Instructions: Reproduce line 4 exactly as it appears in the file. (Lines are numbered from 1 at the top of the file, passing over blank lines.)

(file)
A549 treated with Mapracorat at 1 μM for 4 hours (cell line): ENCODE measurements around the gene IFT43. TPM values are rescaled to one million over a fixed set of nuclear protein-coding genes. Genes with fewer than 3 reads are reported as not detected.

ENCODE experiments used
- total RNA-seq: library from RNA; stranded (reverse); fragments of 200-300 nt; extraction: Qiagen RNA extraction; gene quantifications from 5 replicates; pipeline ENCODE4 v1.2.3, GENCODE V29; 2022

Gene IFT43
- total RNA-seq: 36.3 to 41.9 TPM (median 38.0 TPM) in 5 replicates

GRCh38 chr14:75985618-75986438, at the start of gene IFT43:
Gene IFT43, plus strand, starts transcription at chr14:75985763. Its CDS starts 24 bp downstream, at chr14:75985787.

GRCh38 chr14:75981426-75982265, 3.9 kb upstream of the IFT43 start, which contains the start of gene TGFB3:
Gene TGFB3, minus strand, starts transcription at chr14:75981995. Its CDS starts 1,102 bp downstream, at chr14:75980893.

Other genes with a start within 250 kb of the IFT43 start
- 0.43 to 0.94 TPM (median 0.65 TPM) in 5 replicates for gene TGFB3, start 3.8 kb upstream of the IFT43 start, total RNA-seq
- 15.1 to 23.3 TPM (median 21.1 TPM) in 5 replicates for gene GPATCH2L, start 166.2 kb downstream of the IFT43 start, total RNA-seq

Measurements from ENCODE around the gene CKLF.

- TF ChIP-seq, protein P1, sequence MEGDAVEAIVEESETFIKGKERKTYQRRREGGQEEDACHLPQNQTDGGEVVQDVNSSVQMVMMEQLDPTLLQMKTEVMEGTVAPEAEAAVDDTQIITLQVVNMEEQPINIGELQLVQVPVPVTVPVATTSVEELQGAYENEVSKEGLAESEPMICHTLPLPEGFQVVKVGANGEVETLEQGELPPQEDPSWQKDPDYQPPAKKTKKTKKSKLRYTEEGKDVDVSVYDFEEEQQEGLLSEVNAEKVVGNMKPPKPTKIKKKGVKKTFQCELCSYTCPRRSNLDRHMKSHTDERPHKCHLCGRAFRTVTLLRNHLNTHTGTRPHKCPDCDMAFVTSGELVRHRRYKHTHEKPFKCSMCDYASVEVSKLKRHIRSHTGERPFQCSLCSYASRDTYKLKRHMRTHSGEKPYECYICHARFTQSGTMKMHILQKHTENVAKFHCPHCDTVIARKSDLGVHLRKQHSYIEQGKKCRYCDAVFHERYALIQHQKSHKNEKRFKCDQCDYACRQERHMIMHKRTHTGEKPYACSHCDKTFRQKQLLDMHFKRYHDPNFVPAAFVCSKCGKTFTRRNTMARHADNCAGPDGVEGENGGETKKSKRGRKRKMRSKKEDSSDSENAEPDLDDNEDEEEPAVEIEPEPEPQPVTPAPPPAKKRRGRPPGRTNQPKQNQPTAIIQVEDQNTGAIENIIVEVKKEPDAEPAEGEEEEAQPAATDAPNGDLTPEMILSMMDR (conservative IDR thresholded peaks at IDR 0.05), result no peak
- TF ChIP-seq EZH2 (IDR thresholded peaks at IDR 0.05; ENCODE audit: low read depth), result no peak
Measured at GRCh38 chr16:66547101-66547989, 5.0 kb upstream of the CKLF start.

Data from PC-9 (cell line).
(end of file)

Gene IFT43